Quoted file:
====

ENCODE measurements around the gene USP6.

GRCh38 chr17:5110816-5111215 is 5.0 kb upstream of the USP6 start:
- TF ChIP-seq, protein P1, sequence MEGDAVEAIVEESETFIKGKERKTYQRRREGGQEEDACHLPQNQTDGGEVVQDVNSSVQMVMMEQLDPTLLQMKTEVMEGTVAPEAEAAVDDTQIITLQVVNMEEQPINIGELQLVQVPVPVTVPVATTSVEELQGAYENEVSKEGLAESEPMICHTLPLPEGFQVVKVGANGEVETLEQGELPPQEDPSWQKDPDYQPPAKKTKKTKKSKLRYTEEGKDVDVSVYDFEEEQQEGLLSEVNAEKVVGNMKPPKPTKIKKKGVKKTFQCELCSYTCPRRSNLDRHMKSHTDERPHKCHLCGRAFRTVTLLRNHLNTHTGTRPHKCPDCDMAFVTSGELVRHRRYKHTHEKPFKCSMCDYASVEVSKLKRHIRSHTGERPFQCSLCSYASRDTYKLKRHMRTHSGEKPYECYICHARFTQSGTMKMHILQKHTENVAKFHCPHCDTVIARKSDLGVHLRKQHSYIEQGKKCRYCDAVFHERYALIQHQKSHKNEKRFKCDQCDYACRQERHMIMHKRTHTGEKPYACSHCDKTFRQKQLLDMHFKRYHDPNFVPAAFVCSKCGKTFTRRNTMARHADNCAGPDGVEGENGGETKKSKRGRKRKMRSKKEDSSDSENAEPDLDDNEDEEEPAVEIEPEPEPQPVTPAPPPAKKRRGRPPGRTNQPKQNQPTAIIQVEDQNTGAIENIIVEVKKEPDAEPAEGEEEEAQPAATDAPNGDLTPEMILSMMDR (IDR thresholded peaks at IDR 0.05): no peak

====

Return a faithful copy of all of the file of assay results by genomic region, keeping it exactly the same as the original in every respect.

ENCODE measurements around the gene USP6.

GRCh38 chr17:5110816-5111215 is 5.0 kb upstream of the USP6 start:
- TF ChIP-seq, protein P1, sequence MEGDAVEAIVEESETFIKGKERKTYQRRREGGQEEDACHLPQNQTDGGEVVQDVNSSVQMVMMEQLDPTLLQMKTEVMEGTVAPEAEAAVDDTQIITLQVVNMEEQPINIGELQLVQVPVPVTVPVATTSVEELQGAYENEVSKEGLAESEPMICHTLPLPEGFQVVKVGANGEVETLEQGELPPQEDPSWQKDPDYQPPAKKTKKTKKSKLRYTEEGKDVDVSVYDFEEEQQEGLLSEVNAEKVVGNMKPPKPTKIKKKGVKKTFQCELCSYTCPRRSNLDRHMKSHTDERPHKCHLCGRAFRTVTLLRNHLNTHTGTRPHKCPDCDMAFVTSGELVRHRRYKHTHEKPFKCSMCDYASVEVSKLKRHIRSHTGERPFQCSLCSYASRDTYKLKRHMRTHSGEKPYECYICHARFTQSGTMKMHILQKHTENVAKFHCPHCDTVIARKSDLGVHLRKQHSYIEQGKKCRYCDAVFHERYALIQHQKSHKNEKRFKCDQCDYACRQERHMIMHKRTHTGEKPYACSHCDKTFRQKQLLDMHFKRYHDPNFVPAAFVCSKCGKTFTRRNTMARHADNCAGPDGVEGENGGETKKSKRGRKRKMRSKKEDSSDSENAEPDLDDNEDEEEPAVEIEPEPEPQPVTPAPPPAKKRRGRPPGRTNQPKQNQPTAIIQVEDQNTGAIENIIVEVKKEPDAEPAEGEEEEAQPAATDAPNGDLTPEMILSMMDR (IDR thresholded peaks at IDR 0.05): no peak